When someone harms me and I feel I have to respond with something hurtful, it creates a never-ending cycle of karmic give and take.

We cannot control the actions of others. So we have only one course: choosing the appropriate response. This isn't easy. Most often, we react without thinking, allowing our emotions to filter incoming messages — be they words, attitudes, or body language. When we let our emotions evaluate our interlocutor's intent, we usually get it wrong and respond irrationally. This is a dangerous state. At its most volatile, it can lead to violence. And it cannot be undone. So we suffer the karmic consequences of our own irrational states. You involved your karma instead of walking away or redirecting your emotions.

There is always a choice. An automatic tit-for-tat reaction is not the only option. How you respond decides whether your soul accumulates bad karma from an exchange. If you only defend yourself, take appropriate action to remove yourself from the situation and then move on, you come out clean with no regrets. You have prevented yourself from being in a downward karmic spiral.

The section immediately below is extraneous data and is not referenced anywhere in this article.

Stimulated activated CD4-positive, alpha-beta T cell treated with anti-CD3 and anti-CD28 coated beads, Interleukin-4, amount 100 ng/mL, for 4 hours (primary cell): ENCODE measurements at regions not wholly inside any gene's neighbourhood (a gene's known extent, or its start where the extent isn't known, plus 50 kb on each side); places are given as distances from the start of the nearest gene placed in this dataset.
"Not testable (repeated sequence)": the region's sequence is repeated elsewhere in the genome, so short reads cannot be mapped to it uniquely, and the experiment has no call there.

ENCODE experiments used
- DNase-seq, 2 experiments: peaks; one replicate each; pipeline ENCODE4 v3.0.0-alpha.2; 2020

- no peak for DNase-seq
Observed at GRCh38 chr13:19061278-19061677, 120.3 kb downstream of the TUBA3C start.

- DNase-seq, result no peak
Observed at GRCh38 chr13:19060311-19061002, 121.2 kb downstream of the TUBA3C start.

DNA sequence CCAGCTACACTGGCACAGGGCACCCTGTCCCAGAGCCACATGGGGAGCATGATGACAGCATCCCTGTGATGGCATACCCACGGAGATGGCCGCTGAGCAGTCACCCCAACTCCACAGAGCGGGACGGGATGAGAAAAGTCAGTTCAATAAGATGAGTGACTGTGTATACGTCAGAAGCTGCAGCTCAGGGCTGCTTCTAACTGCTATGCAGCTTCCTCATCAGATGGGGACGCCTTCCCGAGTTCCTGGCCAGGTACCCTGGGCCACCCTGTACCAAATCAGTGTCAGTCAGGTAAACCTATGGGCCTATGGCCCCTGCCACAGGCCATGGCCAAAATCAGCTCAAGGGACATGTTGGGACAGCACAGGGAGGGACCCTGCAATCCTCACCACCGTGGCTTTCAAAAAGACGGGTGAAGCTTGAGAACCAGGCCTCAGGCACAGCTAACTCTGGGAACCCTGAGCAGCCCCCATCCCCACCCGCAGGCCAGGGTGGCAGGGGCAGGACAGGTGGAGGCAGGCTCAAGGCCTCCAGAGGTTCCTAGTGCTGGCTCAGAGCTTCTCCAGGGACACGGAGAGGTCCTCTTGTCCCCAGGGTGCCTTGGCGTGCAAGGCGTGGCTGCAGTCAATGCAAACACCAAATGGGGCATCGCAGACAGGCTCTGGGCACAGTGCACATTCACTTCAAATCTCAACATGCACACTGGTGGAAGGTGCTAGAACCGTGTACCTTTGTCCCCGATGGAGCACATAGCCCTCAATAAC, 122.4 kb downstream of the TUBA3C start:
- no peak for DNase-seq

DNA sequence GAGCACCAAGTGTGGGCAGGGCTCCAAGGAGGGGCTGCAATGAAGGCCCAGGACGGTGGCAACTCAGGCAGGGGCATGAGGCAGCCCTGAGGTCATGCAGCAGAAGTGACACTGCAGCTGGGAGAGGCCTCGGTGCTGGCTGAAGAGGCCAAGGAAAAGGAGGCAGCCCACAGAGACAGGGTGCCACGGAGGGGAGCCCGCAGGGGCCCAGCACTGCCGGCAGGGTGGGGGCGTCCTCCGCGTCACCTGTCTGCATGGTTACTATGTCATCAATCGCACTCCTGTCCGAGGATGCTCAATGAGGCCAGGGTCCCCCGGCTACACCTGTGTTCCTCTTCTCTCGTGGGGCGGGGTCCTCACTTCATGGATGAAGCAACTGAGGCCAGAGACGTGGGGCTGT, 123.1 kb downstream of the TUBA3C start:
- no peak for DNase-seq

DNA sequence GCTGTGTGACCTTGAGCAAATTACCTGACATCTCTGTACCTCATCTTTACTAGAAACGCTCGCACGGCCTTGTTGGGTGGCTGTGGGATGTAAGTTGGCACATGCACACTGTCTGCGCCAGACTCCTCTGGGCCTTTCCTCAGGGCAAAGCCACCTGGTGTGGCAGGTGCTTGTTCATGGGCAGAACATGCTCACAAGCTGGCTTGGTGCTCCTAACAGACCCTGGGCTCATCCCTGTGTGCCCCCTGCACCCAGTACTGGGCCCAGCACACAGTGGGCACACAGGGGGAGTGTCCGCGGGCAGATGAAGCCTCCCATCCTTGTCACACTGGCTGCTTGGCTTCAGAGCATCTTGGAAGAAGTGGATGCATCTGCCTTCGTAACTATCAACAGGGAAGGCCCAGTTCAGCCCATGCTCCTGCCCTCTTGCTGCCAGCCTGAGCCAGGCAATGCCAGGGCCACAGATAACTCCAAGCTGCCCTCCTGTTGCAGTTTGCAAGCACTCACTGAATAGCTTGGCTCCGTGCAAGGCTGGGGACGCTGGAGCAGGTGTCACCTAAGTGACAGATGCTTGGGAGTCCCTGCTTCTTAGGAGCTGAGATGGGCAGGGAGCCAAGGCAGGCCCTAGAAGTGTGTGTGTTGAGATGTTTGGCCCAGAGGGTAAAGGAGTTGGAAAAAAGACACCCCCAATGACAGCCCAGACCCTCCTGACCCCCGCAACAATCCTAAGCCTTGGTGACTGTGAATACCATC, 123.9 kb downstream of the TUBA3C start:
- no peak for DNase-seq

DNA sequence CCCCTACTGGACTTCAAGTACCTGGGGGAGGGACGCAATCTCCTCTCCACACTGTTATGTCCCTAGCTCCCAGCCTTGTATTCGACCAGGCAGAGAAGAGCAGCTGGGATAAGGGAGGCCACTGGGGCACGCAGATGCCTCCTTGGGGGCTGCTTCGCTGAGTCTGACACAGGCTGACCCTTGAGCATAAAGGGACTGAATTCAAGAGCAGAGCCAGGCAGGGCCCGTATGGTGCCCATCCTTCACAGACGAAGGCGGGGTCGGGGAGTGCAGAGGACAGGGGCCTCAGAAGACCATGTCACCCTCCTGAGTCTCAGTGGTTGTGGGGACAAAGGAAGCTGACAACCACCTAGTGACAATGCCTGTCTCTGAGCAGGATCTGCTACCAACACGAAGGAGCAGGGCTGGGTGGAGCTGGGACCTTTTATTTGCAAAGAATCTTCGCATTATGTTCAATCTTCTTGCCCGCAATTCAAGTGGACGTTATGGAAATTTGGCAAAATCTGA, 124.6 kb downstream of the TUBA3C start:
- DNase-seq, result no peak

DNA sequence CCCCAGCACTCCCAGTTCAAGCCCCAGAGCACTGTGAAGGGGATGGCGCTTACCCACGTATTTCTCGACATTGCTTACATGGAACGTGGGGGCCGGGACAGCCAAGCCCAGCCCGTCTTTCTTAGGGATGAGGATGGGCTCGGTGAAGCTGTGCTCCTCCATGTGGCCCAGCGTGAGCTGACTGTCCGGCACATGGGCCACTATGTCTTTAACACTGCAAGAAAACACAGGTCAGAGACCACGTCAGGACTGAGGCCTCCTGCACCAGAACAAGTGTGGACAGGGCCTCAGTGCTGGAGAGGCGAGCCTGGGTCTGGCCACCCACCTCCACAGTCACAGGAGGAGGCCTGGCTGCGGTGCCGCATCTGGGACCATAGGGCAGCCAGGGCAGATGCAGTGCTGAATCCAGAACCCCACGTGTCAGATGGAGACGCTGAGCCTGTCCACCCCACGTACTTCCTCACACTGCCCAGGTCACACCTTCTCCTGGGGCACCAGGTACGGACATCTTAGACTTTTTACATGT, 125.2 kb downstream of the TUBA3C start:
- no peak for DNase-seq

Karmic cycle
The Brick You Throw Comes Back at You
Now the positive. Once we've learned to avoid bad karma, how do we modify our actions to get closer to the divinity within, thus creating a better fate for ourselves?

Whatever is Worth Doing is Worth Doing Well
You are given just one lifetime as yourself. It lasts between 80 and 90 years on average. That is a very short period of time. Each action matters because it sets the course for your future. Through your actions, you have the power to become a skilled artist, musician, athlete or create a business empire, or you can choose to fritter away the time with gossip, bringing negativity into your life and others' lives.

One set of actions will create a positive future that aligns you with the greater good. The other makes you a miserable curmudgeon. Your choice. 

When I choose a pursuit and do it with passion, giving every ounce of my attention, trying to get better with each passing moment, I end up learning about myself. If I can't hit a perfect golf shot each time, I get impatient and frustrated. As long as I stay in that state of agitation, I won't be able to improve that shot. So I learn to reign in my unruly mind. I learn to keep trying new methods. I learn more and more about who I am and what my limitations are as well as what my strengths are. It becomes a journey of self-realization using golf as a means.

Stay Detached from Pride or Disappointment